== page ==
Paul Adair is a 21-year Germantown resident, retired scientist, writer, and lecturer.
I often get into frank political discussions with people whose views are to the right of my own. If the conversation lasts long enough, they invariably tell me: "You libruls think that...." followed by some gross exaggeration such as "...you are entitled to all of my money !" or "...capitalism is bad !" or "...the gu'ment should run everything !"
And some of the same folks believe that I speak for all liberals on all issues. If a progressive commentator, such as Al Sharpton, or some Democratic Congressman from Iowa has made a questionable statement, I am expected to defend that comment. I am no more responsible for what every self-proclaimed liberal thinks than a conservative is culpable for each and every crazy thing that Sarah Palin, Cliven Bundy, or Ron Johnson says.
These folks have a very monolithic view of the political left. It seems funny that all liberals would be stereotyped as having the same viewpoints. I have been an unabashed progressive my entire life. In all of those years, I have never seen a "Liberal Rule-Book" telling us what to believe. Not all liberals think alike. We do not all have the same opinions on every issue.
People are more complex than that. Everyone has their own unique life experience, which shapes their beliefs. Even on the most basic core issues, progressives have a range of opinions.
Let's look at the divisive issue of abortion. If any issue defines "liberal" and "conservative" it should be this one. However, among self-proclaimed liberals, a full 23% consider themselves "pro-life". And 26% of conservatives consider themselves "pro-choice". So even on one of the defining issues of the political divide, you can find a range of opinions in both the liberal and conservative camps.
Another defining issue between liberals and conservatives is acceptance of gay marriage. One would think that almost all liberals would be for legal same-sex marriages, and most conservatives would be against them. Even here, only 82% of self-defined liberals are for legalized gay marriage, while a surprising large 31% of conservatives are for it.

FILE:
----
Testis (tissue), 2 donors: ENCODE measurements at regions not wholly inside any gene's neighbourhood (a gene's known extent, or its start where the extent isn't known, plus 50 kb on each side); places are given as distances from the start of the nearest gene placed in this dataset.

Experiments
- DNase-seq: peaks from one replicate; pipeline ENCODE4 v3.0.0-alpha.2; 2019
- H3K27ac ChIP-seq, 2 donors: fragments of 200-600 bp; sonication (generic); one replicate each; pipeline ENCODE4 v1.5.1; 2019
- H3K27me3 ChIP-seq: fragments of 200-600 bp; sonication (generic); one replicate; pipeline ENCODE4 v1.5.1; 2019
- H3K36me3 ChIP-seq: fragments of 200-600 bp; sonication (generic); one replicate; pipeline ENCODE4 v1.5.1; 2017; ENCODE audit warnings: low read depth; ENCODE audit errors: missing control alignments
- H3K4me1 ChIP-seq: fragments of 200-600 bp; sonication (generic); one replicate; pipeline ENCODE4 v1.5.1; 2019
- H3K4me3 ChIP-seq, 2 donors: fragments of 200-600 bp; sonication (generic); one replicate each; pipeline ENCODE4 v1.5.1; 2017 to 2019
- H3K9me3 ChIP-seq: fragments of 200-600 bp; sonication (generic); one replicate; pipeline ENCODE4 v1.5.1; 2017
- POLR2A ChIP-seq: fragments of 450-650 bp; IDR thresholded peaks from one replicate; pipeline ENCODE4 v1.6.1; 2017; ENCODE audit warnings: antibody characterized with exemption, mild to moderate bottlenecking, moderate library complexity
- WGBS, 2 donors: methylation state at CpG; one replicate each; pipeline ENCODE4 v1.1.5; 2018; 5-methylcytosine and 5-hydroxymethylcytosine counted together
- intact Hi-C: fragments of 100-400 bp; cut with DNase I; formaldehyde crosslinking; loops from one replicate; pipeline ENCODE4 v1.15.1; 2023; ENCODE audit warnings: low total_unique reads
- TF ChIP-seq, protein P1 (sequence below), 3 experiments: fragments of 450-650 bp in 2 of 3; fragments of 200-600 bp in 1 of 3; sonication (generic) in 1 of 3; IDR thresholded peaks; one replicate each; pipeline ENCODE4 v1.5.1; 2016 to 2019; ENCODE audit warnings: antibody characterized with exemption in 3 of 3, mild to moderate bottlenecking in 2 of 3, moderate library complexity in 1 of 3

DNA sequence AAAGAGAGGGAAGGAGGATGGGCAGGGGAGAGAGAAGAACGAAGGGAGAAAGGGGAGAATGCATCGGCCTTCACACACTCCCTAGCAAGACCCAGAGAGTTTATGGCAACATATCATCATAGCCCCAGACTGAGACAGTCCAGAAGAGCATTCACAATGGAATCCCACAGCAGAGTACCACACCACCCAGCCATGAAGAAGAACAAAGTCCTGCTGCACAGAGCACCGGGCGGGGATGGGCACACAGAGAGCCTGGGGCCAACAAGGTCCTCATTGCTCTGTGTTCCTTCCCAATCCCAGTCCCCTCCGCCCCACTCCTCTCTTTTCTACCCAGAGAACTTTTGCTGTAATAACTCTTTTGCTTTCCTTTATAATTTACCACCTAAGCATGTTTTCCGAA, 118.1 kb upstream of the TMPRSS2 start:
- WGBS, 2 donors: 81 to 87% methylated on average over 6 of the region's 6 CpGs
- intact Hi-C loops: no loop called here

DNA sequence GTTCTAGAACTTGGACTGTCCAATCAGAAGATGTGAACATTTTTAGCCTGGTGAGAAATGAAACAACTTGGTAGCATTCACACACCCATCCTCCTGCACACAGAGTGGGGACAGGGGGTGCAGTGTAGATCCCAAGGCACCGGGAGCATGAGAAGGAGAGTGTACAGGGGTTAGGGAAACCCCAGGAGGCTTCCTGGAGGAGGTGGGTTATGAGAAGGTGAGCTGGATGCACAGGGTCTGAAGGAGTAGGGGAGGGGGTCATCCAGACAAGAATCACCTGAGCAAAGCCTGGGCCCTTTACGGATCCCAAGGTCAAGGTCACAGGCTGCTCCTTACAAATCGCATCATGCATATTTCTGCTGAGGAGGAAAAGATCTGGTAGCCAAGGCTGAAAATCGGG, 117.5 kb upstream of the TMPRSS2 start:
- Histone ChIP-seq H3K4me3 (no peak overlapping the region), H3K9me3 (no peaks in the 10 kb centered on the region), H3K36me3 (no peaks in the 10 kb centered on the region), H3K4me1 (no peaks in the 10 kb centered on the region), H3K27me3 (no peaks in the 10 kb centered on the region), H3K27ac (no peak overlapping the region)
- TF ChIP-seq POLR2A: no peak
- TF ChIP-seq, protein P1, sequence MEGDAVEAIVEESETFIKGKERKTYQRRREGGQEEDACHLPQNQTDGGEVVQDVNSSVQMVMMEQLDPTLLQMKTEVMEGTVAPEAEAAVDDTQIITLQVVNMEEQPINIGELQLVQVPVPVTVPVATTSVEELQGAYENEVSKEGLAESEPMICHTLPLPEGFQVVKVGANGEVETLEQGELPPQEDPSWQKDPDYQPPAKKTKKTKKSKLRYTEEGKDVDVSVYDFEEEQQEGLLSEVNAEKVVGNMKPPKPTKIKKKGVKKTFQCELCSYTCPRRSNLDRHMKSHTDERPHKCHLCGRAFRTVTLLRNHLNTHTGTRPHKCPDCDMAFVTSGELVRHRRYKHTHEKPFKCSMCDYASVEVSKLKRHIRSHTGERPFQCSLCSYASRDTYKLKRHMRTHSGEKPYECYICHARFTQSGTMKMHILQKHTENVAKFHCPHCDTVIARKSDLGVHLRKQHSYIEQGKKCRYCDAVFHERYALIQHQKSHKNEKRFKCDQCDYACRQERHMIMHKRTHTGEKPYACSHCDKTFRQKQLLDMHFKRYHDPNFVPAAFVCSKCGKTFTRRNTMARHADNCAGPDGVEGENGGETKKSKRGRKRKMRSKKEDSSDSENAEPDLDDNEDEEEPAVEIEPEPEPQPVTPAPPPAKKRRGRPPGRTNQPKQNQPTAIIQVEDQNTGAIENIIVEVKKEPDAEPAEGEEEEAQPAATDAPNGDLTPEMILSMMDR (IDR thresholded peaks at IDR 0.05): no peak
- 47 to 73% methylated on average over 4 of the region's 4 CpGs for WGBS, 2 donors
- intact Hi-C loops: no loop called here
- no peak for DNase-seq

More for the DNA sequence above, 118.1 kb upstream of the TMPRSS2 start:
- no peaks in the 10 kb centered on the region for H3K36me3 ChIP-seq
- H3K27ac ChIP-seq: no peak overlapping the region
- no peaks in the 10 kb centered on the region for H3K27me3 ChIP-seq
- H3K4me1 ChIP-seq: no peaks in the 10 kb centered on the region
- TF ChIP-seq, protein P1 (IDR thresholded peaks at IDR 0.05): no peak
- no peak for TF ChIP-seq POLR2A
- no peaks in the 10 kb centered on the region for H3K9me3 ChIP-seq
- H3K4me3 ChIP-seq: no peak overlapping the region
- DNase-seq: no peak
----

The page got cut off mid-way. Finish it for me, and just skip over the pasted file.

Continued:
Certainly, affiliation with a political party is closely aligned with one's political leanings. Democrats tend to be more liberal than the average citizen, while Republicans tend to be more conservative. However, even on party affiliation, the lines are blurred. Only 43% of Democrats consider themselves liberal, compared to 36% moderate and a whopping 19% conservative. So despite common misconception, the terms "Democrat" and "liberal" are not synonymous.
Similarly, the terms "Republican" and "conservative" are not equivalent. While the GOP is a little more uniform than the Dems, 70% of Republicans think of themselves as conservative, while 23% consider themselves moderate, and a shockingly high 5% of the party are self-described liberals.
Clearly, the terms liberal and conservative are not black and white, but shades of gray. The terms are complex ones, involving multiple political dimensions. For example, someone could be liberal on some social issues but not on others. They may be a fiscal conservative and a foreign policy liberal.
A recent study by Pew Research, "Beyond Red vs Blue: The Political Typology", takes these extra dimensions into account. The study asked a series of 23 questions about social issues, religion, economic issues, and US foreign policy. From these questions, the respondents were separated into one of eight political groupings, ranging from Solid Liberals to Steadfast Conservatives. People were placed into these groups based on their actual political values and attitudes rather than on what they consider themselves to be.
In addition to the basic liberal and conservative groupings, the study includes groups such as Next Generation Left who are socially liberal, but are less liberal with respect to the social safety net. Business Conservatives have an anti-regulation and anti-government bias, but are more liberal about social issues such as immigration than their Steadfast Conservative brethren. You can take a short quiz at this website to see which of the eight political typologies best describe you.
Even within each of the eight narrow political groups in the Pew Study, the beliefs are not monolithic. Plots within a particular group of number of people vs a ten point liberal-to-conservative scale yield bell-shaped curves.
If our political beliefs are so nuanced, why are the ideological contests in Madison and Washington so black and white? On the most contentious issues, Democrats vote as a block on one side and Republicans vote as a block on the other. Some of this is due to political arm twisting from party leadership (vote our way or forget any plum committee assignments). Some of this is due to fear of being primaried by a more politically-pure opponent. Some of this is due to wanting to please large donors. The extremely partisan sides taken by our politicians seldom reflect the views of our citizenry.
There are no hard and fast rules about what a liberal (or conservative) believes. Few of us fit into rigid ideological molds on each and every issue. One's political leaning is a complex and multi-faceted subject. Next time you are arguing politics, don't make assumptions about what your liberal (or conservative) buddy believes. Ask them. They just might surprise you.